(3) Compliance programs. Operation or participation in a bona fide compliance program may be considered by the board as a mitigating factor. Bona fide compliance programs shall contain the following elements;
(a) Auditing and monitoring the practice for deficiencies and violations;
(b) Written compliance standards and procedures for the practice;
(c) A designated compliance officer to monitor compliance and practice standards;
(d) Employee training and education;
(e) Appropriate response to detected violations, including self reporting and correction action plans;
(f) Developing open lines of communication;
(g) Enforcing disciplinary standards through guidelines;
(B) Alternative sanctions. In accordance with its statutory authority, the board may issue letters of admonition, letters of caution, warnings or similar notices to chiropractic physicians in appropriate cases. The board may use the factors listed in this rule in making its determination to issue an alternative sanction in lieu or initiating formal charges through the Revised Code Chapter 119 process.
119.032 review dates:
Promulgated Under: 119.03
Statutory Authority: 4734.10
Rule Amplifies: 4734.31 , 4734.36 , 4734.37 , 4734.38 , 4734.39 , 4734.50
Prior Effective Dates: 5/2/03
(A) In order to terminate the doctor-patient relationship, the chiropractic physician shall mail to the patient via certified mail, return receipt requested, a letter advising the patient of the following:
(1) That the doctor-patient relationship is terminated;
(2) That the chiropractic physician will provide services for up to thirty days from the date the letter was mailed to allow the patient an opportunity to secure care from another chiropractic physician;
(3) An offer to transfer the patient's records to a new chiropractic physician upon receipt of a signed authorization.
(B) Except as provided for in paragraph (E) of this rule, a chiropractic physician who wishes to leave a practice, sell or close a practice, or retire from practice shall provide notice of such leaving, selling or closing, or retirement no later than thirty days prior to the last date the physician will see patients. Notification to each patient shall include information advising the patient of their opportunity to transfer or receive records. If the records will remain in the chiropractic physician's possession, contact information for obtaining records shall be provided. Notification shall be made by each of the following methods:
(1) Mailing a notice via regular mail to the last known address of all patients treated by the chiropractic physician within the preceding five years; and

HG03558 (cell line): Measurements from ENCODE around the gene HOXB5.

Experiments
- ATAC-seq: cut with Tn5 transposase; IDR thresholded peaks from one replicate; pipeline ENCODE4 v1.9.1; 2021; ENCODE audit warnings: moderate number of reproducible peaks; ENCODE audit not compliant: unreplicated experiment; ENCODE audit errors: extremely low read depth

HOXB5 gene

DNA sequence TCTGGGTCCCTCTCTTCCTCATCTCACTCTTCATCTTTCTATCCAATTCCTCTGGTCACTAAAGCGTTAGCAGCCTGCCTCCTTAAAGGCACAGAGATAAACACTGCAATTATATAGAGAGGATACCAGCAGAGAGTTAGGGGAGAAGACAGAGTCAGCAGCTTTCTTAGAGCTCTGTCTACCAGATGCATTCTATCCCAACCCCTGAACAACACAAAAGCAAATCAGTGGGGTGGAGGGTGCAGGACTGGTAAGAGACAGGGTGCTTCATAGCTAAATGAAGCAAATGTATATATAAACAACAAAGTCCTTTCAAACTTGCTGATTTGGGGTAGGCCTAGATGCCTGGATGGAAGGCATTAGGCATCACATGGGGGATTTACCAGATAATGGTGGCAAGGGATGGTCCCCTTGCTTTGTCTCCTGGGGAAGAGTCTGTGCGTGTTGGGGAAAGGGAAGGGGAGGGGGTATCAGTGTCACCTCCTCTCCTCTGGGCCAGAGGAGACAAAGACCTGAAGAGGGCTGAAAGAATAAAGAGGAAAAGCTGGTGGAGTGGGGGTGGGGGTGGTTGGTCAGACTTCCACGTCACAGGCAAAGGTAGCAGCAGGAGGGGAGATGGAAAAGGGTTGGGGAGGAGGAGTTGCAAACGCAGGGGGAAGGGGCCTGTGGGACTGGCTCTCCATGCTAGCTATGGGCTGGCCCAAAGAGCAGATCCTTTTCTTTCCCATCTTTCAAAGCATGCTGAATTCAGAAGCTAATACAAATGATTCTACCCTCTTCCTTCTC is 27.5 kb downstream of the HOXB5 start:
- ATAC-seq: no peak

(2) By publishing a notice in the newspaper of greatest circulation in the county in which the chiropractic physician has practiced and in a local newspaper that serves the immediate practice area; and
(3) By posting a notification in a conspicuous location at the chiropractic physician's office.
(C) The doctor-patient relationship shall be considered terminated by the patient if the patient terminates the relationship either verbally or in writing or has transferred care to another chiropractic physician. The chiropractic physician shall document the patient's method of termination in the patient's treatment record.
(D) If a chiropractic physician dies, becomes incapacitated or otherwise unable to practice, his or her executor, guardian, administrator, conservator, next of kin, or other legal representative shall endeavor to comply with the requirements of this rule. The chiropractic physician, executor, guardian, administrator, conservator, next of kin, other legal representative, or probate court shall notify the board of the location of the patient files.
(E) If a chiropractic physician is the employee of another chiropractic physician, the patient records belong to the employer and therefore the chiropractic physician employee is not required to comply with this rule. It is the employer chiropractic physician's responsibility to maintain continuity of care, or to comply with this rule if patient care will be terminated upon a chiropractic physician employee's leaving or terminating employment.
(F) Any person who takes custody of chiropractic patient records is bound to protect the safety, security and confidentiality of those records.
(A) Licensees should utilize universal precautions recommended by federal and state regulatory agencies to minimize the risk of exposure to blood, body fluids containing visible blood, and other fluids to which universal precautions apply.
(B) When performing any procedure that risks exposure to blood, body fluids containing visible blood, and other fluids to which universal precautions apply, protective barriers such as gloves, gowns, masks and protective eyewear should be available to reduce contamination and supplement infection control and used in accordance with universal precaution guidelines recommended by federal and state regulatory agencies.
(C) A licensee who performs any procedure that requires the use of needles shall utilize aseptic techniques and only sterile, disposable needles.
(D) Infectious waste such as laboratory, pathological, blood and sharps waste shall be disposed of according to requirements established by federal, local, and state environmental regulatory agencies.